51.4 F
Indianapolis
Thursday, April 15, 2021

ADHD study links chemical to symptoms

More by this author

Classic symptoms of attention deficit hyperactivity disorder, including inattention and the lack of impulse control, might be caused by a disruption of a chemical in the brain that helps cells communicate, a U.S. study suggests.

Classic symptoms of attention deficit hyperactivity disorder, including inattention and the lack of impulse control, might be caused by a disruption of a chemical in the brain that helps cells communicate, a U.S. study suggests.

Studies have already indicated that dopamine, a neurotransmitter needed for normal functioning of the central nervous system, is disrupted in some pathways of the brain in people with ADHD.

Now a study has pinpointed sites in the brain where this seems to occur, a researcher says in Tuesday’s issue of the Journal of the American Medical Association.

Dopamine is considered crucial to our ability to perceive rewards and be motivated, said Dr. Nora Volkow of the U.S. National Institute on Drug Abuse. Volkow and her colleagues suspect that faulty dopamine transmission may be to blame for the difficulty people with ADHD experience trying to finish tasks that have no immediate payoff ? the difference between doing homework, for instance, and playing a video game.

Reward pathway probed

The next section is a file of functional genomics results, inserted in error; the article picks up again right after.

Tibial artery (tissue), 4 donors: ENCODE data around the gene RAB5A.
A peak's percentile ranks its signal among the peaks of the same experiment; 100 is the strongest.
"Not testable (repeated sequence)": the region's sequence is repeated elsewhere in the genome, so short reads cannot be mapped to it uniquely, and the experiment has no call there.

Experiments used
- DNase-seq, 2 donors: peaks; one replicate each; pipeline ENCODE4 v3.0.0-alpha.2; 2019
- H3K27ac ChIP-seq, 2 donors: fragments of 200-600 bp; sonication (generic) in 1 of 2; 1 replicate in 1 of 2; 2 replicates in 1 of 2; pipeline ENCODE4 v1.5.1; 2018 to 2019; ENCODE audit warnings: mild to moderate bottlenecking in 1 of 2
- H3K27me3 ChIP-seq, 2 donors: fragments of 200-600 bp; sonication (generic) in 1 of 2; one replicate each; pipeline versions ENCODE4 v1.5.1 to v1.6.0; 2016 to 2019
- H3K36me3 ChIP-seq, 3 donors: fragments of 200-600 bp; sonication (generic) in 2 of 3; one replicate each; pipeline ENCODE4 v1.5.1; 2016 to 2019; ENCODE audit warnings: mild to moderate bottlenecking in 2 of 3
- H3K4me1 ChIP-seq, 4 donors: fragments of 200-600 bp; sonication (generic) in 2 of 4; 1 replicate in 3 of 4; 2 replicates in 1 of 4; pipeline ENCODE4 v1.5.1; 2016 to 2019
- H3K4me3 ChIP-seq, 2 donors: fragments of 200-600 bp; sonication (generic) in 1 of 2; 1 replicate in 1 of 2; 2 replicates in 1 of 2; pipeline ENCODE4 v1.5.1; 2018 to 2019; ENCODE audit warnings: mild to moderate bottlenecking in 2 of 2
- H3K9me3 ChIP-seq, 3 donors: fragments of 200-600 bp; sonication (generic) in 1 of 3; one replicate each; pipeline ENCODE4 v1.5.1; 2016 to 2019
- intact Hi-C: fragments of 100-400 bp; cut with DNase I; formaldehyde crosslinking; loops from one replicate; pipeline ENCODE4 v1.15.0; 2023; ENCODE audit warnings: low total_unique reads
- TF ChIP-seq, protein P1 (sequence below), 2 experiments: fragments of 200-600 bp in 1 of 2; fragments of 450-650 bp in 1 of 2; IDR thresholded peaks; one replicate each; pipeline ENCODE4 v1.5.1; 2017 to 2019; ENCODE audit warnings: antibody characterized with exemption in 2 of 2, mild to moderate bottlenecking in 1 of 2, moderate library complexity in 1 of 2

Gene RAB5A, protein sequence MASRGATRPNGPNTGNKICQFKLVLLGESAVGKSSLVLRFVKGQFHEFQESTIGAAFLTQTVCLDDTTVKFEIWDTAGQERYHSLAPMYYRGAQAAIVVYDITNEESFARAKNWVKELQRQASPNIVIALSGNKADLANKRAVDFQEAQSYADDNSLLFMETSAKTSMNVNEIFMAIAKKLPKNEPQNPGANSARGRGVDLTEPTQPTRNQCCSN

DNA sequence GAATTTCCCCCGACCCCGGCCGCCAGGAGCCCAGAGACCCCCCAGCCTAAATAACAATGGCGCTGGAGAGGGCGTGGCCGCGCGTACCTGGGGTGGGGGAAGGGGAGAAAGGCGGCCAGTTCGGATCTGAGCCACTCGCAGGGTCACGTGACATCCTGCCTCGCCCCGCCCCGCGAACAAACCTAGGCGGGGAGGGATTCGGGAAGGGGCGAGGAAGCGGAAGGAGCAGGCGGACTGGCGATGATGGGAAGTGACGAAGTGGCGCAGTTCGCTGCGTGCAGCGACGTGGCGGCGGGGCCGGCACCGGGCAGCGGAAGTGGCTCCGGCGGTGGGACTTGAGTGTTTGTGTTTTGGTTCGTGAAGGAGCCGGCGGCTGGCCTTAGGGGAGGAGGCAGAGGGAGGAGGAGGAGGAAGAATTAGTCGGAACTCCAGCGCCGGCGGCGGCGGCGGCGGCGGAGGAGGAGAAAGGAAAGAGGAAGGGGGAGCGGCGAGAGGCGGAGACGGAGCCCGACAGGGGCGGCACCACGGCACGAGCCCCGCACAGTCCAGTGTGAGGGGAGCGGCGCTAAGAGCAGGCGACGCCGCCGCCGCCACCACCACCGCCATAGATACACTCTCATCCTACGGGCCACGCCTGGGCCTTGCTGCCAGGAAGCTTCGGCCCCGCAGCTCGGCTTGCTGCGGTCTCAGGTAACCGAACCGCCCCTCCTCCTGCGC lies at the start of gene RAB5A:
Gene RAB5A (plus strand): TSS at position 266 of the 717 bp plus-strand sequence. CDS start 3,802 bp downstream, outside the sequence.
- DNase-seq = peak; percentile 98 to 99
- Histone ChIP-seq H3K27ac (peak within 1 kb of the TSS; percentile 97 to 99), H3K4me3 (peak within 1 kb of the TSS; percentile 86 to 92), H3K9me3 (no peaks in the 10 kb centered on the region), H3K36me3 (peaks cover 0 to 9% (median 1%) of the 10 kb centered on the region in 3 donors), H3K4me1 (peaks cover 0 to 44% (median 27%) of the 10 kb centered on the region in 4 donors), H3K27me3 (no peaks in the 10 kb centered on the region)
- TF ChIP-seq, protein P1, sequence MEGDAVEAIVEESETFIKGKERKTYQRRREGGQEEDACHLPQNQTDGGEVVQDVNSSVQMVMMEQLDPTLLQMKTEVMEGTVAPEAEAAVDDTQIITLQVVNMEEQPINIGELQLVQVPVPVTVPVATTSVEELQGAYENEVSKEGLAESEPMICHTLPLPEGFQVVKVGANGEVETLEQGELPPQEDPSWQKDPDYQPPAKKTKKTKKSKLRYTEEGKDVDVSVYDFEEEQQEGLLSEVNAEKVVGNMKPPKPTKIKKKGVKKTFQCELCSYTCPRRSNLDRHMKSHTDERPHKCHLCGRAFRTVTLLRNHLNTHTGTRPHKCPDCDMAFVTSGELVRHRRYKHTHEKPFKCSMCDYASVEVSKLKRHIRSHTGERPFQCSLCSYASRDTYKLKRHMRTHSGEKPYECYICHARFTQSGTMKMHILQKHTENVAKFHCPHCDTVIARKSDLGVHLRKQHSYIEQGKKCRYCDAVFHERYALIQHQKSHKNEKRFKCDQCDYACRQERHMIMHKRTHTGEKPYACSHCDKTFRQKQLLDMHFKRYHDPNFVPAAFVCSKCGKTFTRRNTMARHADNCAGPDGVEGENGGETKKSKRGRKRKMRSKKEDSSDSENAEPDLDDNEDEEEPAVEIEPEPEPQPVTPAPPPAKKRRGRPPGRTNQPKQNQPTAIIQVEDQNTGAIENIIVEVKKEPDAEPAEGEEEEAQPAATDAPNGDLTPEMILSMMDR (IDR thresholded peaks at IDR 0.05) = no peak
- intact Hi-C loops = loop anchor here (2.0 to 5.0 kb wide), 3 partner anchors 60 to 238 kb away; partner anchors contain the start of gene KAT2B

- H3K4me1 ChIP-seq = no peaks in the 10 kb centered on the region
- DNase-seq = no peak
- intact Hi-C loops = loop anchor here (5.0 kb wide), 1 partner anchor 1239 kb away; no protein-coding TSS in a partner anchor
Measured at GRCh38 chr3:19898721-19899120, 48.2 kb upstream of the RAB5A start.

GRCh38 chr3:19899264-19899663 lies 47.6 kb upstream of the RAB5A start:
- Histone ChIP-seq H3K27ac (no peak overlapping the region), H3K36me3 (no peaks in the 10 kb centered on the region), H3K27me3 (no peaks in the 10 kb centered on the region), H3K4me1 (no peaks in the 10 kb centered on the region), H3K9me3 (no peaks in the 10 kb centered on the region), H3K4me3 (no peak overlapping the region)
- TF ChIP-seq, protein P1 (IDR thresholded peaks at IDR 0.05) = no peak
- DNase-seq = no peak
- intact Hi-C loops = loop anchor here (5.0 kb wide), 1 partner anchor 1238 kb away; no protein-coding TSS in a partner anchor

ADHD, a childhood psychiatric disorder, affects an estimated three per cent to five per cent of adults. For the recent study, researchers used PET scans to compare the dopamine reward pathways in the brains of 53 adults who had ADHD and 44 adults who did not.

The scans in ADHD patients showed lower dopamine availability in two regions of the brain that are important to reward and motivation.

“The lower than normal availability in the accumbens and midbrain regions supports the hypothesis of an impairment of the dopamine reward pathway in ADHD,” the researchers wrote.

The findings reflect a shift in thinking about ADHD away from a lack of attention and towards reward pathways, Volkow said.

The findings help explain why people with ADHD have a hard time focusing on tasks they don’t find interesting. The research also reinforces the idea that creating ways to make school and work tasks seem more rewarding might improve performance.

The research was carried out at Brookhaven National Laboratory in Upton, N.Y., and received support from the Intramural Research Program of the National Institutes of Health, the National Institute of Mental Health and the U.S. Department of Energy.

Some authors of the study reported receiving support from several pharmceutical makers.

Canadian Broadcasting Corporation

© CBC News 2009. Displayed by permission. All rights reserved.

- Advertisement -

Upcoming Online Townhalls

- Advertisement -

Subscribe to our newsletter

To be updated with all the latest local news.

Stay connected

16,331FansLike
3,142FollowersFollow
6,291FollowersFollow
14SubscribersSubscribe

Related articles

Popular articles

Español + Translate »
Skip to content